# 400 people are in a room. What is the probability of two random people having the same birthday? [duplicate]

There are 400 people in a room. I pick two people at random. What is the probability that they have the same birthday?

I know that there must be two people in the room who share the same birthday through pigeonhole principle.

But if I pick two people at random I am not sure how to calculate the probability.

• Welcome to Math SE. FYI, a related problem is the Birthday problem. – John Omielan Feb 28 at 19:04
• This is easier than the famous birthday problem linked in the other comment. If we assume (for simplicity, and in the absence of any other data) that each of $365$ possible birthdays is equally likely, then the first person's birthday is irrelevant, and the question is just the probability that the second person's birthday is that one. So $1/365$. It's a little trickier if you take Leap Days (like tomorrow) into account. – Toby Bartels Feb 28 at 19:06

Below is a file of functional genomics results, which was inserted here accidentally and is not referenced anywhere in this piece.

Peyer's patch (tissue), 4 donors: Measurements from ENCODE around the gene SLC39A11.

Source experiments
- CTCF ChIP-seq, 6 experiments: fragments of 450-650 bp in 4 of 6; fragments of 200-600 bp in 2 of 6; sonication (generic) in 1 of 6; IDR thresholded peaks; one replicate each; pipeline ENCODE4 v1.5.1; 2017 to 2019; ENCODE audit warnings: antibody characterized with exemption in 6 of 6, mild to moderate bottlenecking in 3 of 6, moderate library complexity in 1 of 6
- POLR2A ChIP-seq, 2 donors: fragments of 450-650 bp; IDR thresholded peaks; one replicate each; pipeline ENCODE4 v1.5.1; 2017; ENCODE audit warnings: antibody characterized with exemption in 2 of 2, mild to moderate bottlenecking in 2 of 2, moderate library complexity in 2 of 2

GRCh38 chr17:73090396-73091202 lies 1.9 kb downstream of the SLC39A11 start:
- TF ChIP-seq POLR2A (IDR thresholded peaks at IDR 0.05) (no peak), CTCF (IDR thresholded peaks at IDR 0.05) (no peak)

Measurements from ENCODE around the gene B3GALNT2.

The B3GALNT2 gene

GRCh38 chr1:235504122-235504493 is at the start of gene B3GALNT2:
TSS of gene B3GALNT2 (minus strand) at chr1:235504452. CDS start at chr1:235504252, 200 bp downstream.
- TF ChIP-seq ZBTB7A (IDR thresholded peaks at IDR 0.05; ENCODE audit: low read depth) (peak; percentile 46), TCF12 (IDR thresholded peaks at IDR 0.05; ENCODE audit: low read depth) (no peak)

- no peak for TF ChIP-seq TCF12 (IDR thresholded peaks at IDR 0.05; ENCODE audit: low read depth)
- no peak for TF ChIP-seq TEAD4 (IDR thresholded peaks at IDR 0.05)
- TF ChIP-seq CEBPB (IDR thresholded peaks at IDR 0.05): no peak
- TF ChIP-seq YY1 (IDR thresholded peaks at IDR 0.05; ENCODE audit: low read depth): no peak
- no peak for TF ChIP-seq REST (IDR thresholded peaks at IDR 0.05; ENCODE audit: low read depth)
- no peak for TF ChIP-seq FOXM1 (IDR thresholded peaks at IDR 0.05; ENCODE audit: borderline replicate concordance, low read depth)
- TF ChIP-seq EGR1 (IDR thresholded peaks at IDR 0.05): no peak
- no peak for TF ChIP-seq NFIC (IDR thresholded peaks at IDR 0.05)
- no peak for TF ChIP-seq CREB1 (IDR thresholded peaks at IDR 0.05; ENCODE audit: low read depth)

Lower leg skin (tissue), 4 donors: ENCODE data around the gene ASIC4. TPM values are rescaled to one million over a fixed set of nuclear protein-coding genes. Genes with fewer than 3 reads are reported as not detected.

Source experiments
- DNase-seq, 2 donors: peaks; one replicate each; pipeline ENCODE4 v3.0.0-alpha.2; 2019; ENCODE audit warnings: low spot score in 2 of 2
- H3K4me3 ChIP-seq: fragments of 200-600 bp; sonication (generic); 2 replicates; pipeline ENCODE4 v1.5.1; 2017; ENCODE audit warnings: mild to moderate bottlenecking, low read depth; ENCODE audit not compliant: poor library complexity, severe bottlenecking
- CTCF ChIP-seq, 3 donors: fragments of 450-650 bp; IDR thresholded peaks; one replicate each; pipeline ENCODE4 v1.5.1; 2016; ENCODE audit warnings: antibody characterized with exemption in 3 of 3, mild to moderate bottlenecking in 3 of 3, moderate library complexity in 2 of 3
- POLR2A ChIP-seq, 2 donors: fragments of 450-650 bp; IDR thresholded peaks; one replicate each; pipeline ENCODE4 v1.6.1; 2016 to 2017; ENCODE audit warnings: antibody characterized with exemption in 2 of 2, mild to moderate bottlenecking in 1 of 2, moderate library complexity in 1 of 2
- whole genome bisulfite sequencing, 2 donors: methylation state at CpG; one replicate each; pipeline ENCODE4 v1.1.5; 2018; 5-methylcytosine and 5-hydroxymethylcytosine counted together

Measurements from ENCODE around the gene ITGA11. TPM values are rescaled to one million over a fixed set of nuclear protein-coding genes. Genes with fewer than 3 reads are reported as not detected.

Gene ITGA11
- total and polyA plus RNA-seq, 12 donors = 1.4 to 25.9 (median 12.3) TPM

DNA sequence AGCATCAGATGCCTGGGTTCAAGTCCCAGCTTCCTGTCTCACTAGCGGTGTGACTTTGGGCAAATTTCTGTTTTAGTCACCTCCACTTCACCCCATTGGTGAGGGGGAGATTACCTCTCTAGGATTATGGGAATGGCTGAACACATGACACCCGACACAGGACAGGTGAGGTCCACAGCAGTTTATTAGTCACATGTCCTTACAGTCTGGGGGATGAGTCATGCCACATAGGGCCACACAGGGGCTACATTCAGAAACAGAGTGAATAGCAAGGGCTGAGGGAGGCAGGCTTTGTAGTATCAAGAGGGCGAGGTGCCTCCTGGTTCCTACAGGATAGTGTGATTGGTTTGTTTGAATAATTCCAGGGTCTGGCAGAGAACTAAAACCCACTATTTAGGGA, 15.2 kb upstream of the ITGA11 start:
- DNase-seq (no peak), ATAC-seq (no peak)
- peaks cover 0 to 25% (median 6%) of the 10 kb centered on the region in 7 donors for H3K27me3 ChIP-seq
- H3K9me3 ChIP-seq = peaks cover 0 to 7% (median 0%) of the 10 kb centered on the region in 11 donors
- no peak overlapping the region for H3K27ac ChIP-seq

• @amWhy Did you read the previous comment? – NCh Feb 29 at 0:57

The way the problem is stated, the number of people in the room is irrelevant. The probability that any two people have the same birthday is approximately $$\frac{1}{365.25}$$ assuming a uniform distribution of birthdays over time.
• If you are going to say $365.25$ rather than $365$ and talk only about days of the year while ignoring years themselves., then why not use the more accurate $365.2425$? If you were to insist on leap days having some influence, then having a guess as to the age and current year will influence our expectation that there is the chance that one of our selected people were actually born on a leap day – JMoravitz Feb 28 at 19:20